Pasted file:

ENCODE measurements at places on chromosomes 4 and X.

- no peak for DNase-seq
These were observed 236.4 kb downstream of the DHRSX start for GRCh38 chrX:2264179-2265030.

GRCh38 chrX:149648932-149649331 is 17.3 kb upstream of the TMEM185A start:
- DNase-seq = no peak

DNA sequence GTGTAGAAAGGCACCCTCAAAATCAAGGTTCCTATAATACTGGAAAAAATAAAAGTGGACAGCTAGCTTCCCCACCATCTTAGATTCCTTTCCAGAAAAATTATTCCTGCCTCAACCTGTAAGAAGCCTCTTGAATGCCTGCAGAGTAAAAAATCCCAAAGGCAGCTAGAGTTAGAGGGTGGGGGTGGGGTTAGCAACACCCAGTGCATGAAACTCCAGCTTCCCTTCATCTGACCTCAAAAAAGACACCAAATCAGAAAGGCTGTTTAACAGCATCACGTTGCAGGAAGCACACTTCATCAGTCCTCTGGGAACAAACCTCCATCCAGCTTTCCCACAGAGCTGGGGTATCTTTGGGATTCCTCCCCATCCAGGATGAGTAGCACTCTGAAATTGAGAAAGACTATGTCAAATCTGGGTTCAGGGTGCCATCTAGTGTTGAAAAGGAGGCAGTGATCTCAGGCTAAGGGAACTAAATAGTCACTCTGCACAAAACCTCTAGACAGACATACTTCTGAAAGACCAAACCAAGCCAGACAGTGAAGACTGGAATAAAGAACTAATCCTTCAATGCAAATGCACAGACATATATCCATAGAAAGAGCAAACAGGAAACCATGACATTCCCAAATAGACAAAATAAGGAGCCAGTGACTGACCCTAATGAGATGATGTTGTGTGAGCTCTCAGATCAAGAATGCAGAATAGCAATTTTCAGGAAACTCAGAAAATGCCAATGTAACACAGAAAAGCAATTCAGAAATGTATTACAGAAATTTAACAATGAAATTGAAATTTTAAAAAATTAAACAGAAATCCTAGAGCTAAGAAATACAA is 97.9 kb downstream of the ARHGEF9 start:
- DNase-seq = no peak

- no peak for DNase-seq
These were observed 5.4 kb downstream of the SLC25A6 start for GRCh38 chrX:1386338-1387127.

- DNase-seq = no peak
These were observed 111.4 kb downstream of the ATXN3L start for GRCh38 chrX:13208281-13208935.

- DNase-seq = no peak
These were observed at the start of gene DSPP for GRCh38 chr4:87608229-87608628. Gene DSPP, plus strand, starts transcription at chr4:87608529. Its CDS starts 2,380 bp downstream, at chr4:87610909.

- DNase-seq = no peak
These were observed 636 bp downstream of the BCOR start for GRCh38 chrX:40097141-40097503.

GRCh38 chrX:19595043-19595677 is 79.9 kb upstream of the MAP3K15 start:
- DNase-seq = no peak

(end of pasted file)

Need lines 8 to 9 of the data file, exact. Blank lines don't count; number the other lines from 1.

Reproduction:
- no peak for DNase-seq
These were observed 5.4 kb downstream of the SLC25A6 start for GRCh38 chrX:1386338-1387127.